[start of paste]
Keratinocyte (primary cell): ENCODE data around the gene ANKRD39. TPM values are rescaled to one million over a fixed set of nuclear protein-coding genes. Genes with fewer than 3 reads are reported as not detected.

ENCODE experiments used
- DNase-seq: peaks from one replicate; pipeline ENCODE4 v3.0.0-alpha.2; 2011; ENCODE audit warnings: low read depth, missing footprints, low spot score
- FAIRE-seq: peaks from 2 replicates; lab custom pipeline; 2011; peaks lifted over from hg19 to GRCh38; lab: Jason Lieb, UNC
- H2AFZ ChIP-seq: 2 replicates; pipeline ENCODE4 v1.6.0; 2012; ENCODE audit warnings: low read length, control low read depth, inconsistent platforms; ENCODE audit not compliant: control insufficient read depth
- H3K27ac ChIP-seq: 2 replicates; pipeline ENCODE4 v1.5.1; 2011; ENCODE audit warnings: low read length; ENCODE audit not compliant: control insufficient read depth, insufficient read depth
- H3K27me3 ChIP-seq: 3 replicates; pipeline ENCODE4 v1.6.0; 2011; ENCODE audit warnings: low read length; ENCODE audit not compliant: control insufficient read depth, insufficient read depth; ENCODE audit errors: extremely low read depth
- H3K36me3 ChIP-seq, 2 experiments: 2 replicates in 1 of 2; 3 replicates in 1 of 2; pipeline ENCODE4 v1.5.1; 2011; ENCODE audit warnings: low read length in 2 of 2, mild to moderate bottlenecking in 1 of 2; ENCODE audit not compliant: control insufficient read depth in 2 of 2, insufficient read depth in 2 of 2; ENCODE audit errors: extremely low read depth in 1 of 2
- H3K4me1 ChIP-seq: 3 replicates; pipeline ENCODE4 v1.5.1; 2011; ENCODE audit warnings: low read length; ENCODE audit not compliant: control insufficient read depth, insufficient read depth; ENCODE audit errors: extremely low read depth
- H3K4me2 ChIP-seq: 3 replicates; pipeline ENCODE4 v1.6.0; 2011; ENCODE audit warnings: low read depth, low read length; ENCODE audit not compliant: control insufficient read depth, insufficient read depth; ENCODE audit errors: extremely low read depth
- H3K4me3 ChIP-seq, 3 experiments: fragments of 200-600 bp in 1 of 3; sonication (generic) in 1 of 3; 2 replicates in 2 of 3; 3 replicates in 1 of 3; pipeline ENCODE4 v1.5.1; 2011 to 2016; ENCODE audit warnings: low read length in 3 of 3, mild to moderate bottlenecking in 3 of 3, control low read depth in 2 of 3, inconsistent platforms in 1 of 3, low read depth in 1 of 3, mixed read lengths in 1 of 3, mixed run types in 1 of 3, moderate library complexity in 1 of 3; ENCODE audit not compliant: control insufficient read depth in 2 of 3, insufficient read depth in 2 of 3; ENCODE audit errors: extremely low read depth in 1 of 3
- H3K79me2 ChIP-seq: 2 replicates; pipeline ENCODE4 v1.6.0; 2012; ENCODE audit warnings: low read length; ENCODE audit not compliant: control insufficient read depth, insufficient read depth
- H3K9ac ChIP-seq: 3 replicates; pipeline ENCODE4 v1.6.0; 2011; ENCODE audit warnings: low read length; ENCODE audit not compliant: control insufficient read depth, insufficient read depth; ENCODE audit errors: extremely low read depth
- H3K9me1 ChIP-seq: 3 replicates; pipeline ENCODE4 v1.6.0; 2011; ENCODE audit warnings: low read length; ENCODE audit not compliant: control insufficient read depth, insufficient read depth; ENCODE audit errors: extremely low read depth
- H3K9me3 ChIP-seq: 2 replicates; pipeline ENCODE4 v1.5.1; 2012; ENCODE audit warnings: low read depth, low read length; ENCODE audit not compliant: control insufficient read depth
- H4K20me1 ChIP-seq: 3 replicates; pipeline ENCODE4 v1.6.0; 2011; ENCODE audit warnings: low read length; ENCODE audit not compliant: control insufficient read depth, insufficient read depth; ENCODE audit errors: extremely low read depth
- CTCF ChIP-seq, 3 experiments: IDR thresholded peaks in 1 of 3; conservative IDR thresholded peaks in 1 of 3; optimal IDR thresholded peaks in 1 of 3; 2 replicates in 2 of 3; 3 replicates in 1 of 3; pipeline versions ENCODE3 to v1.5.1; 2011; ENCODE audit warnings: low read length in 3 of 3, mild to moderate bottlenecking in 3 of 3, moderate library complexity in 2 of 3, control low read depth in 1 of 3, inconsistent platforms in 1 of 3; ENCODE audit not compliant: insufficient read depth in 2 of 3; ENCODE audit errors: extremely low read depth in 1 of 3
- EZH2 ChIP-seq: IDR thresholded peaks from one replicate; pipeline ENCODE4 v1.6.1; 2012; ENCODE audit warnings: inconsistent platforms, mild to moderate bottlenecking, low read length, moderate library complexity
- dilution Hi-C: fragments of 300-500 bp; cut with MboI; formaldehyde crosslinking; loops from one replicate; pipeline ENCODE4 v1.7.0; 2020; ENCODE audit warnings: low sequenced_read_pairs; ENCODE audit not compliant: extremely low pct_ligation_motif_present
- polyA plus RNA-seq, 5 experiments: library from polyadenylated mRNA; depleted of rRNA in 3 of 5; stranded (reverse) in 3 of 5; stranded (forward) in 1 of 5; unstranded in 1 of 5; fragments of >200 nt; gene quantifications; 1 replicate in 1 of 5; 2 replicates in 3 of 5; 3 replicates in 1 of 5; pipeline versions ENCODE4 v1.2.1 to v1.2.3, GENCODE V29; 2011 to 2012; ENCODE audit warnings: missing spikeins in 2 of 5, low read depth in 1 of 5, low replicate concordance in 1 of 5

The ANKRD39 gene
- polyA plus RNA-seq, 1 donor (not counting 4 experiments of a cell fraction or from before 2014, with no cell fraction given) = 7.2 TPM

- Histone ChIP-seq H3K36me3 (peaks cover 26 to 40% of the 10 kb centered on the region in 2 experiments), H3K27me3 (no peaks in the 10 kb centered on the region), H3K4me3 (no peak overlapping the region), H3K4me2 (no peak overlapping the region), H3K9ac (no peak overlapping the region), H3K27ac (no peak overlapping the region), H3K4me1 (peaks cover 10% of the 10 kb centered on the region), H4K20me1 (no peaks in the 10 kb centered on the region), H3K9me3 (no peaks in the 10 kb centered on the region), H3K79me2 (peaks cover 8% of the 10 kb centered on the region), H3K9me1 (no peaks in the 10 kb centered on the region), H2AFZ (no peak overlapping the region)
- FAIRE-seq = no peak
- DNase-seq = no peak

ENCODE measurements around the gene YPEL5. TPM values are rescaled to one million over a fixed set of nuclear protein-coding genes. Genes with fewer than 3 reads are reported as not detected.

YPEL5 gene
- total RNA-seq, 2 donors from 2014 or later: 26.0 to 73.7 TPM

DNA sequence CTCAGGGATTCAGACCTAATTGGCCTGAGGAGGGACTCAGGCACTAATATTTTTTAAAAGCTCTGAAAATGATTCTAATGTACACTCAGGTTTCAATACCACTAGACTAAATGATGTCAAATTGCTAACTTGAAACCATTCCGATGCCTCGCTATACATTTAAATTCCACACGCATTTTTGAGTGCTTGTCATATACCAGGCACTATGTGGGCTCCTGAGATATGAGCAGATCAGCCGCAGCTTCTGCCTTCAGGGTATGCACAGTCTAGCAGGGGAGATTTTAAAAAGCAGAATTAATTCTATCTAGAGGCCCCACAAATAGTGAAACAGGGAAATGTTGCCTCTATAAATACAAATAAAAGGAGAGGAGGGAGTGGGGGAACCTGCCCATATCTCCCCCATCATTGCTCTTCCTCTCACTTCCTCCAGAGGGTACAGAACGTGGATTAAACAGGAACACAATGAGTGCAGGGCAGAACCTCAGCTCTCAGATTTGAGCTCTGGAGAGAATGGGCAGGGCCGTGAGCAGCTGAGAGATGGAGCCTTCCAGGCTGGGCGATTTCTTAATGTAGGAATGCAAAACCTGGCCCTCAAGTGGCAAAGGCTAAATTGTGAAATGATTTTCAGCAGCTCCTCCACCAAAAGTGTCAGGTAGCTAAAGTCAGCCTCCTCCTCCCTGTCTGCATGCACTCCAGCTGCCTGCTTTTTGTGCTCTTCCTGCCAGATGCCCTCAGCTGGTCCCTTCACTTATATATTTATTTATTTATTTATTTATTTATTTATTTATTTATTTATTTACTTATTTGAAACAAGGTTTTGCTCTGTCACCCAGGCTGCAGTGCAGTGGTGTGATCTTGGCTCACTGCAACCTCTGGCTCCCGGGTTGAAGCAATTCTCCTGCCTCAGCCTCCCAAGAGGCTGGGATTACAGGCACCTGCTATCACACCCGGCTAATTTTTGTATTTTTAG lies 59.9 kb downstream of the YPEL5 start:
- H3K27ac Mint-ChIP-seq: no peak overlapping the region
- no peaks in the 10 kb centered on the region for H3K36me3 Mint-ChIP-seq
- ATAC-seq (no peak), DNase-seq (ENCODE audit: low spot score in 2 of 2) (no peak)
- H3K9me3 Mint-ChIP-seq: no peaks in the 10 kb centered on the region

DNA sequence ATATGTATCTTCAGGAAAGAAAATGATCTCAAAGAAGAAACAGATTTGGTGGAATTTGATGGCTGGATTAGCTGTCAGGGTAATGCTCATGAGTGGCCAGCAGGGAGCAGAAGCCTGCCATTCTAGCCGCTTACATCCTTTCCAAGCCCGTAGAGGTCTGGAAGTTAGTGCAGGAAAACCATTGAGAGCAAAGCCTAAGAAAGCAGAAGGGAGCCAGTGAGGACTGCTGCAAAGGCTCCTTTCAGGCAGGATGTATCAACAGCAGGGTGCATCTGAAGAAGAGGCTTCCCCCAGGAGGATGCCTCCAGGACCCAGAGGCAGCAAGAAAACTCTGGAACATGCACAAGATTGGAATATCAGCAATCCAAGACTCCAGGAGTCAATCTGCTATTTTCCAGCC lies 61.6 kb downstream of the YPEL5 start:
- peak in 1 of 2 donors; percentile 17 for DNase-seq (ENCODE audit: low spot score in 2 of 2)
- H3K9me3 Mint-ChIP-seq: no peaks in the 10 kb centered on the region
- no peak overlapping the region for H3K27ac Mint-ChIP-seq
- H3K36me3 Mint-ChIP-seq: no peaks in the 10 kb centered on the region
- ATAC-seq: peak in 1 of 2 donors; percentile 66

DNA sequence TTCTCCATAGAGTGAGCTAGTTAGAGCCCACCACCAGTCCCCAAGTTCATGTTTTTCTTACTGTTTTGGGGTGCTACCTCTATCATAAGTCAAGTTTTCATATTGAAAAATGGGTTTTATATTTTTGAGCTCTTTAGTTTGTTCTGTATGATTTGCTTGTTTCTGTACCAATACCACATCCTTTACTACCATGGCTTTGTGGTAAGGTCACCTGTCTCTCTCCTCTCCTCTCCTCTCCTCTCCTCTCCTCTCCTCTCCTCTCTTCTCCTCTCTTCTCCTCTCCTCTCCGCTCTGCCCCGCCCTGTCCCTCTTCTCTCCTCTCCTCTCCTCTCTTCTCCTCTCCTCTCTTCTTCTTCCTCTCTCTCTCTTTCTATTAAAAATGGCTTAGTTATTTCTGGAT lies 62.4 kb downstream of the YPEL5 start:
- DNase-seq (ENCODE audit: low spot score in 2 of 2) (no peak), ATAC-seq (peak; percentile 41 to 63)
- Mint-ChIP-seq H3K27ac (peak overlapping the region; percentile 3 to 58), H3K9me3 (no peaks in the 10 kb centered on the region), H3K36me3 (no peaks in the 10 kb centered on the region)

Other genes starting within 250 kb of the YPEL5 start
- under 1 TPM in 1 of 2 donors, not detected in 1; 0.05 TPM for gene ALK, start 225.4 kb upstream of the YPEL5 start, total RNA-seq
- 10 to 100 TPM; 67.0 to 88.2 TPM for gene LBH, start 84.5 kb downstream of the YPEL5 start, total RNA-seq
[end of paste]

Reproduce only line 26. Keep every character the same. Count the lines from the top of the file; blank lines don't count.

ENCODE measurements around the gene YPEL5. TPM values are rescaled to one million over a fixed set of nuclear protein-coding genes. Genes with fewer than 3 reads are reported as not detected.